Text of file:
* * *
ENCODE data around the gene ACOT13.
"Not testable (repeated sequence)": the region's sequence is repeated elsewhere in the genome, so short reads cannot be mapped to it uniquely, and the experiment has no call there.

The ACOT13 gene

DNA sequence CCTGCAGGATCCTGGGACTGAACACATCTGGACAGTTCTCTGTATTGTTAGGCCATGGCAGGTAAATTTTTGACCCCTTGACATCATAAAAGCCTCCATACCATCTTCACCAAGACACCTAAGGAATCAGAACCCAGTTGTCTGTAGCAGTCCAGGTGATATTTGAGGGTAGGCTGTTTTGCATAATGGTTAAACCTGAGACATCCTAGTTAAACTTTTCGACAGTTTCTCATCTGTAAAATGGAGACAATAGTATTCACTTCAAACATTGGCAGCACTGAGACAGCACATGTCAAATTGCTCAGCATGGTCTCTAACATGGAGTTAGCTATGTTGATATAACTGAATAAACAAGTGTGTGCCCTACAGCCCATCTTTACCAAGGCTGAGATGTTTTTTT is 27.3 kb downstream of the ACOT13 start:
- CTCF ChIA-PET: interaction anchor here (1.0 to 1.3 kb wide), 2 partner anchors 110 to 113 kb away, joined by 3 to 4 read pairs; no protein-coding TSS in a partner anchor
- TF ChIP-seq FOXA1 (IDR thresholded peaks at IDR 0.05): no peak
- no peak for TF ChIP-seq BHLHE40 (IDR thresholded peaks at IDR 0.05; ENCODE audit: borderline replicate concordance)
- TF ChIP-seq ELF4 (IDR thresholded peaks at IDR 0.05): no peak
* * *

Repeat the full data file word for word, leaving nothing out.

ENCODE data around the gene ACOT13.
"Not testable (repeated sequence)": the region's sequence is repeated elsewhere in the genome, so short reads cannot be mapped to it uniquely, and the experiment has no call there.

The ACOT13 gene

DNA sequence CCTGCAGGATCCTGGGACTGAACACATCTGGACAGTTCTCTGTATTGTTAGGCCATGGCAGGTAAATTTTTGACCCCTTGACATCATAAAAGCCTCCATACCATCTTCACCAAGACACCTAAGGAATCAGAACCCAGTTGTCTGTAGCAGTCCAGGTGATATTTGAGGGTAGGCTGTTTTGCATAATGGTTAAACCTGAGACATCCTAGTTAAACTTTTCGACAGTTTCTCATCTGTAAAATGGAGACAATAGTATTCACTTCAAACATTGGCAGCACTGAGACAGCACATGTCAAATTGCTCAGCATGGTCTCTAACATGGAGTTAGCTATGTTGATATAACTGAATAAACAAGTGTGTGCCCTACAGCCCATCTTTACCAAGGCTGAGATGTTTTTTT is 27.3 kb downstream of the ACOT13 start:
- CTCF ChIA-PET: interaction anchor here (1.0 to 1.3 kb wide), 2 partner anchors 110 to 113 kb away, joined by 3 to 4 read pairs; no protein-coding TSS in a partner anchor
- TF ChIP-seq FOXA1 (IDR thresholded peaks at IDR 0.05): no peak
- no peak for TF ChIP-seq BHLHE40 (IDR thresholded peaks at IDR 0.05; ENCODE audit: borderline replicate concordance)
- TF ChIP-seq ELF4 (IDR thresholded peaks at IDR 0.05): no peak